‬“Maybe they like Gershwin as much as I do.”

    ‬The lovely strains of music floated out of their grimy tenement windows and ‬contributed a confident rhythm to his stride.

    ‬I'll build a Stairway to Paradise
    ‬With a new Step ev'ry day.
    ‬I'm going to get there at any price;
    ‬Stand aside, ‬I'm on my way!

    ‬I got the blue
    ‬And up above it's so fair;
    ‬Go on and carry me there!
    ‬I'll build a Stairway to Paradise
    With a new Step ev'ry day

    It was a straight shot from there to the morgue.

    “‬Funny thing about this stiff,”‬ remarked the undertaker to his assistant. “‬All he had on him when the cops shot him outside of the bank was thirty-five cents and this worthless bonus certificate."

    “He didn’‬t get away with the money?”

    “That’‬s just it, ‬he did. ‬The thirty-five cents. The cops found out from the teller. ‬And another thing. ‬He was singing Gershwin almost all the way here in the ambulance, ‬until he kicked ‬that is.”

    “All red-blooded Americans like Gershwin. Even crazy vets. ‬There’‬s nothing unusual about that.”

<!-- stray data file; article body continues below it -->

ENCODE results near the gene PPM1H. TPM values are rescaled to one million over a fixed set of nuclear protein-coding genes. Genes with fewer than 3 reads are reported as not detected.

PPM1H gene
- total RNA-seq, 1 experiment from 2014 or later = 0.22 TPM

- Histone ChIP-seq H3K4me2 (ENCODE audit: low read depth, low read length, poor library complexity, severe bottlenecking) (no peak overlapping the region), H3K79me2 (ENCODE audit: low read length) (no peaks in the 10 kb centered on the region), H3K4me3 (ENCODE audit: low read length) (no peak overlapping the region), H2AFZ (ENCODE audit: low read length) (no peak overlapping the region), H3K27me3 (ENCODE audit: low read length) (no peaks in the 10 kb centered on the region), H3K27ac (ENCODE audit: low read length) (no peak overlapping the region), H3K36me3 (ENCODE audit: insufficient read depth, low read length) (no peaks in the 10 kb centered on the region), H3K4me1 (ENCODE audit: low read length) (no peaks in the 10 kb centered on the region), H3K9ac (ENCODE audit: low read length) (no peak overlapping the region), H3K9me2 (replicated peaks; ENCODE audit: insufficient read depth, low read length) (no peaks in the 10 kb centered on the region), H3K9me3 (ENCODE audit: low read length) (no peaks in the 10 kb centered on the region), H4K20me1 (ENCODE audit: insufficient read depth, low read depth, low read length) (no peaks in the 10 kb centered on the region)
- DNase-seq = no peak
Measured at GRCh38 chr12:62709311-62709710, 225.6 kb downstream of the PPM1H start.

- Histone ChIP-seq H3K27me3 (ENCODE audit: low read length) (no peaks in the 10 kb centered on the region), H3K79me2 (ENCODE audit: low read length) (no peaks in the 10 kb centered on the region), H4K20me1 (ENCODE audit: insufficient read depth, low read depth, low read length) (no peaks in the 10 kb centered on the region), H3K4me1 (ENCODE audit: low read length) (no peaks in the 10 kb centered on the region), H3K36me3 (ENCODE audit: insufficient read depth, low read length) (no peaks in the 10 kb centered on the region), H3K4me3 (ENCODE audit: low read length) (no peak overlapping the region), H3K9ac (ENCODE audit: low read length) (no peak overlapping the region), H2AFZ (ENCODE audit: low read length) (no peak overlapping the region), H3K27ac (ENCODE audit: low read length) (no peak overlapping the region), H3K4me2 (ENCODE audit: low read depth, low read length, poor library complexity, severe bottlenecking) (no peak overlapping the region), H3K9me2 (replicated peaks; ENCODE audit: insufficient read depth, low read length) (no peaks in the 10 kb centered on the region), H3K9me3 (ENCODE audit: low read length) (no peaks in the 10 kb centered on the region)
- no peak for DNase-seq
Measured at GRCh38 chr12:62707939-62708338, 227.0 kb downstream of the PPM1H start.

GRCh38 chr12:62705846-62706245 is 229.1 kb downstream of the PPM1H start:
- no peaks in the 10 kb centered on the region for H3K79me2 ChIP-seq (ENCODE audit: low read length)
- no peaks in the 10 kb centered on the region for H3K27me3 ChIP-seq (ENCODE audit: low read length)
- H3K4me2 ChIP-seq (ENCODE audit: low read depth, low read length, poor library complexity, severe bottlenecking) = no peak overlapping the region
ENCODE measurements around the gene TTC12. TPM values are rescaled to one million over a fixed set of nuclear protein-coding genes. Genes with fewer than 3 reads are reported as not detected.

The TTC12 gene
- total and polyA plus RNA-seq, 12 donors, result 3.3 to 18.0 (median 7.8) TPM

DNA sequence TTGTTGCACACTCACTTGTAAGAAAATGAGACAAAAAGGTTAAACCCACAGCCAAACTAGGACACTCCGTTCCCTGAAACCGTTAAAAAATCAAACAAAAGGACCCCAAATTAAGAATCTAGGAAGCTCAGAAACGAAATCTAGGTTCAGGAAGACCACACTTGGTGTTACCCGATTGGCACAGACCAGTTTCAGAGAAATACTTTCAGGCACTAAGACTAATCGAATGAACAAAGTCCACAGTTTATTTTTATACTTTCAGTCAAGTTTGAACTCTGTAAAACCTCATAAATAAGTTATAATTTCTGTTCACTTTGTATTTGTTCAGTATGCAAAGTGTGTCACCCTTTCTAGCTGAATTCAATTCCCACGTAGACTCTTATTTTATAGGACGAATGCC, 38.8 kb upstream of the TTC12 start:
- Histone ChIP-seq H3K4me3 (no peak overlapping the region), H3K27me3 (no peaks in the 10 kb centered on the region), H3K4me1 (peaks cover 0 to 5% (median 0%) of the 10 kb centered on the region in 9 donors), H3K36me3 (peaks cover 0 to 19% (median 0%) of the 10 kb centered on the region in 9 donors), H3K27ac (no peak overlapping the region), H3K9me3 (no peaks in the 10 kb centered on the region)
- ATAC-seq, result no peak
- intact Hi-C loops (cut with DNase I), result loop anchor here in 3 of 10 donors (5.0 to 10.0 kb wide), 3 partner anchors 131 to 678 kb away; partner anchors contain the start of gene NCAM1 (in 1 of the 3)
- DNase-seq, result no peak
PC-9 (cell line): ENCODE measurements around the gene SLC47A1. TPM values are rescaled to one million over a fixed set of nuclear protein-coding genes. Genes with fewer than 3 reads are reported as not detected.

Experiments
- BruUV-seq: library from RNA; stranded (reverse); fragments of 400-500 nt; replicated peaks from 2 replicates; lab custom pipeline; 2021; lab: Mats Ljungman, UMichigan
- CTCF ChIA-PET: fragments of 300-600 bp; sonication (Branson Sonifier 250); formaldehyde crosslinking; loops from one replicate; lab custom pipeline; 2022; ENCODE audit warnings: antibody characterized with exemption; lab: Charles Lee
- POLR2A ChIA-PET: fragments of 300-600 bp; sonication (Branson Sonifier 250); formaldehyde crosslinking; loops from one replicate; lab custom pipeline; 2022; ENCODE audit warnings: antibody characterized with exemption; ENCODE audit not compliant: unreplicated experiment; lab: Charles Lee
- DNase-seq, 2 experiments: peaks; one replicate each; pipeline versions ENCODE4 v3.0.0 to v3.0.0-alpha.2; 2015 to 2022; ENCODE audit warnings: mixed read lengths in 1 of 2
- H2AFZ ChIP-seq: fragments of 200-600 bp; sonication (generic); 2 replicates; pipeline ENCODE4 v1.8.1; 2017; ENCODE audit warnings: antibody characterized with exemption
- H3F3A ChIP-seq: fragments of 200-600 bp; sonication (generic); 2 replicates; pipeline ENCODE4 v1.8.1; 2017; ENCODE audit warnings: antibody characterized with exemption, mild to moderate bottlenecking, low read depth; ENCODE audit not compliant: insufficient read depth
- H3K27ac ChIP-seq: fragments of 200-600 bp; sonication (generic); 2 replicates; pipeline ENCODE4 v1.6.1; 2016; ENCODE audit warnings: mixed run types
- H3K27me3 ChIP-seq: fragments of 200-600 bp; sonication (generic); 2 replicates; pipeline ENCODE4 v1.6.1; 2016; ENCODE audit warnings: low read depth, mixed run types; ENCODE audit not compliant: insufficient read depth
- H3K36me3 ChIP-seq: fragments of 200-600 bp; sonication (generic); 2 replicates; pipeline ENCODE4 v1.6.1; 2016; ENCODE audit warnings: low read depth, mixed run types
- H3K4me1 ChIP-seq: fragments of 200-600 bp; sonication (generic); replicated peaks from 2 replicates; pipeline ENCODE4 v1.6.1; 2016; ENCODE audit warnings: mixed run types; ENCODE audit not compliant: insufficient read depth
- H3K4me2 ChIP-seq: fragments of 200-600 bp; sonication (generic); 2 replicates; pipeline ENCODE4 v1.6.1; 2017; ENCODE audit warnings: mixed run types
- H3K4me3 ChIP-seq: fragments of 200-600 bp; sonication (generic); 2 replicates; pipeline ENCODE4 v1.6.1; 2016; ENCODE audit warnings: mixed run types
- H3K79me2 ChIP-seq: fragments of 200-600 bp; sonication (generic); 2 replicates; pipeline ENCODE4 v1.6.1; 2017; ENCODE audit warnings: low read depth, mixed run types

©Steven Hunley 2010 Julian Ovenden I'll Build a Stairway to Paradise
    Last edited by Steven Hunley; 09-27-2017 at 01:55 PM.

  2. #2
    TheFairyDogMother kiz_paws's Avatar
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    The Prairies, Canada
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    Gosh, I felt like I was reading something from O. Henry himself!
    You produce wonderful stories, Steven. Thank you for sharing your talents here.
    Our task must be to free ourselves by widening our circle of compassion to embrace all living creatures and the whole of nature and its beauty
    ~Albert Einstein

  3. #3
    On the road, but not! Danik 2016's Avatar
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    Jan 2016
    Beyond nowhere